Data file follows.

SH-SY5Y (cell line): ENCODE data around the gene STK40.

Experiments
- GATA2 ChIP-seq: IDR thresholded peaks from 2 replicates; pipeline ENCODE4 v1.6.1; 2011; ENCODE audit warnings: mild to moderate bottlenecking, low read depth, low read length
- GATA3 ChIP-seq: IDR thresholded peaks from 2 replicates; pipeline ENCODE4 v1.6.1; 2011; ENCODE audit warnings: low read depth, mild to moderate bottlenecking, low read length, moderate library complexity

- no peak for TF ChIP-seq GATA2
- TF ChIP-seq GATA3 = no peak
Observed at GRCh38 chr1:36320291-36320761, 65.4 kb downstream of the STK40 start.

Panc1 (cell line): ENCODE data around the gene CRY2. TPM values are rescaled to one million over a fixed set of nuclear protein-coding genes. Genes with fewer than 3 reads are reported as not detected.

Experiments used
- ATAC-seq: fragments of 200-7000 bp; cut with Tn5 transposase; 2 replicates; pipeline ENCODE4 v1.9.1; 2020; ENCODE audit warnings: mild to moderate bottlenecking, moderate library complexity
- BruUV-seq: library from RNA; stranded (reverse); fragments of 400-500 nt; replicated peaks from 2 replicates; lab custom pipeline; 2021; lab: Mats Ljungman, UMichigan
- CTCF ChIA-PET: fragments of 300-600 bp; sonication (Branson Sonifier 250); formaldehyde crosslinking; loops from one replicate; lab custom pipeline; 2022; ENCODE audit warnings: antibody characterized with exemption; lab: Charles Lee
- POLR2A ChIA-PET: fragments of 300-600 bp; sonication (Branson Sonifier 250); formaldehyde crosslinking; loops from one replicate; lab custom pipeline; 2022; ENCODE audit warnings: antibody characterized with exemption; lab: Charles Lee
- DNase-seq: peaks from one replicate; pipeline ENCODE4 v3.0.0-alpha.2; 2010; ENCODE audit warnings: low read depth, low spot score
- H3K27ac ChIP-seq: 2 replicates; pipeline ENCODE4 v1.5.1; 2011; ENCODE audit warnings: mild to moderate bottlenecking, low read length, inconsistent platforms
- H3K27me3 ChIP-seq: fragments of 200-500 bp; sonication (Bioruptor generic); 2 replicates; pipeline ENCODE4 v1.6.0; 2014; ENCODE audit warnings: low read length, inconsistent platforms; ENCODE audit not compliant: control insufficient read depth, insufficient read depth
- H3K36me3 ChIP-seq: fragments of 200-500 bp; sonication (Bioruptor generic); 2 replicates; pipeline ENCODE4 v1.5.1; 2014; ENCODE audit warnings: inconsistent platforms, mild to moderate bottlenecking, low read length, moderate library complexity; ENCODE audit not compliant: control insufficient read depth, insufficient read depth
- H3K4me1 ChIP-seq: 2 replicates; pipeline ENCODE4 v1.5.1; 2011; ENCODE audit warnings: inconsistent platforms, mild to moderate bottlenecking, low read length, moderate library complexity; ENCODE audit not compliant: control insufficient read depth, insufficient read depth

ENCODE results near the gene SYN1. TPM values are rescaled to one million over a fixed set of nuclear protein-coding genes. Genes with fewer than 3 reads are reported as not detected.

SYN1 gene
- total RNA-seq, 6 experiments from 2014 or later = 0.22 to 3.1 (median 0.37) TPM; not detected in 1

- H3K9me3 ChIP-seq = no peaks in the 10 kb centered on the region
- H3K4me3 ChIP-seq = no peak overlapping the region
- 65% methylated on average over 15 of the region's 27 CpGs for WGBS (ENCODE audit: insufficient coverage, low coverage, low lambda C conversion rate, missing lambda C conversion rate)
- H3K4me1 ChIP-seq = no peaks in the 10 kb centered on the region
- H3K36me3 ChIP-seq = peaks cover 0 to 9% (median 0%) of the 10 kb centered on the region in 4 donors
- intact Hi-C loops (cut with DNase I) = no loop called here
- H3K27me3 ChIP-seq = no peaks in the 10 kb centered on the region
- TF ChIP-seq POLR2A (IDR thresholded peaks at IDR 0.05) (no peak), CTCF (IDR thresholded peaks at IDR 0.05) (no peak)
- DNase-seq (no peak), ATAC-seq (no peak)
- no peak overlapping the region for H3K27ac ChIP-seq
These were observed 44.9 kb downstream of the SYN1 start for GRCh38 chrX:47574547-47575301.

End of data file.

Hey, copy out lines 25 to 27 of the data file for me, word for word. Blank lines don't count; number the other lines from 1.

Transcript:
- H3K4me1 ChIP-seq = no peaks in the 10 kb centered on the region
- H3K36me3 ChIP-seq = peaks cover 0 to 9% (median 0%) of the 10 kb centered on the region in 4 donors
- intact Hi-C loops (cut with DNase I) = no loop called here